Arapahoe Libraries welcomes patrons to bring service animals and emotional support animals into the library.
Service animals are defined as dogs that are individually trained to do work or perform tasks for people with disabilities. Examples of such work or tasks include guiding people who are blind, alerting people who are deaf, pulling a wheelchair, alerting and protecting a person who is having a seizure, reminding a person with mental illness to take prescribed medications, calming a person with Post Traumatic Stress Disorder (PTSD) during an anxiety attack, or performing other duties. Service animals are working animals, not pets.
Under the Americans with Disabilities Act (ADA), state and local governments, businesses and nonprofit organizations that serve the public generally must allow service animals to accompany people with disabilities in all areas of the facility where the public is normally allowed to go.
Under the ADA, service animals must be harnessed, leashed or tethered, unless these devices interfere with the service animal’s work or the individual’s disability prevents using these devices. In that case, the individual must maintain control of the animal through voice, signal, or other effective controls.
In addition to the provisions about service dogs, the revised ADA regulations have a new, separate provision about miniature horses that have been individually trained to do work or perform tasks for people with disabilities.
Rules Related to Service Animals:
- When it is not obvious what service an animal provides, only limited inquiries are allowed. Staff may ask two questions: (1) is the dog a service animal required because of a disability, and (2) what work or task has the dog been trained to perform. Staff cannot ask about the person’s disability, require medical documentation, require a special identification card or training documentation for the dog, or ask that the dog demonstrate its ability to perform the work or task.
- Allergies and fear of dogs are not valid reasons for denying access or refusing service to people using service animals. When a person who is allergic to dog dander and a person who uses a service animal must spend time in the same room or facility, they both should be accommodated by assigning them, if possible, to different locations within the room or different rooms in the facility.
- A person with a disability cannot be asked to remove their service animal from the premises unless: (1) the dog is out of control and the handler does not take effective action to control it or (2) the dog is not housebroken. When there is a legitimate reason to ask that a service animal be removed, staff must offer the person with the disability the opportunity to obtain goods or services without the animal’s presence.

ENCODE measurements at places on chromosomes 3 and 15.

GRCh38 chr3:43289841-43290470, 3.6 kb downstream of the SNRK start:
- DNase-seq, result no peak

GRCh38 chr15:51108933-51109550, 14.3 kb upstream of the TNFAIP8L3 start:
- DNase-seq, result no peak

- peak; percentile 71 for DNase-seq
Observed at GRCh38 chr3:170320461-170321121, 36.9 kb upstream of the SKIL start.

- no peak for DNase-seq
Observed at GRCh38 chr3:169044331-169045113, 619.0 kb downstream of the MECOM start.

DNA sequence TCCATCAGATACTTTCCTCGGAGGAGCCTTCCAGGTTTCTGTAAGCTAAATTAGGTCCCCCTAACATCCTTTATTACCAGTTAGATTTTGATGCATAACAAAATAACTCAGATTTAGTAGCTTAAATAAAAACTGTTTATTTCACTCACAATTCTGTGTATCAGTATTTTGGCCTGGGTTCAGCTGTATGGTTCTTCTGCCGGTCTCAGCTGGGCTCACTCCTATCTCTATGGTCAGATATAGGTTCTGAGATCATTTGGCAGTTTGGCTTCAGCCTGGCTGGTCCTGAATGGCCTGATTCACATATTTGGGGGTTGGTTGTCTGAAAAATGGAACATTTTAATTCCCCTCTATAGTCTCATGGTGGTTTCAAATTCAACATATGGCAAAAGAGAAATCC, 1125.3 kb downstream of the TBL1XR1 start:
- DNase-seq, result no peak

- Establishments that sell or prepare food must allow service animals in public areas even if state or local health codes prohibit animals on the premises.
- People with disabilities who use service animals cannot be isolated from other patrons, treated less favorably than other patrons, or charged fees that are not charged to other patrons without animals.
- If a business such as a hotel normally charges guests for damage that they cause, a customer with a disability may also be charged for damage caused by himself or his service animal. Assess
- Staff are not required to provide care or food for a service animal.
ADA.gov, opens a new window
ADA Information Line, opens a new window
800-514-0301 (Voice) and 800-514-0383 (TTY)
M-W, F 9:30 am – 5:30 pm, Th 12:30 pm – 5:30 pm (Eastern Time) to speak with an ADA Specialist. All calls are confidential.
Emotional Support Animals
From the National Service Animal Registry, nsarco.com, opens a new window
“An emotional support animal (ESA) is a person’s pet that has been prescribed by a person’s licensed therapist, psychologist, or psychiatrist (any licensed mental health professional). The animal is part of the treatment program for this person and is designed to bring comfort and minimize the negative symptoms of the person’s emotional/psychological disability.
"All domesticated animals may qualify as an ESA (cats, dog, mice, rabbits, birds, snakes, hedgehogs, rats, mini pigs, ferrets, etc.) and they can be any age... These animals do not need any specific task-training because their very presence mitigates the symptoms associated with a person's psychological/emotional disability, unlike a working service dog. The only requirement is that the animal is manageable in public and does not create a nuisance…
"...your ESA has no more rights than a pet. That means they aren't protected by law to accompany you into any public place that does not allow pets. That doesn't mean these places won't let you, it just means that they are not required to, by law."
At Arapahoe Libraries we welcome patrons to bring their emotional support animal into the library. However, if the animal is causing a disruption and/or interferes with other patrons’ use of the library, we may ask that the animal be moved to a different part of the library, or if necessary, removed from the library.
Both service animals and emotional support animals must be harnessed/leashed/tethered/contained while inside the library.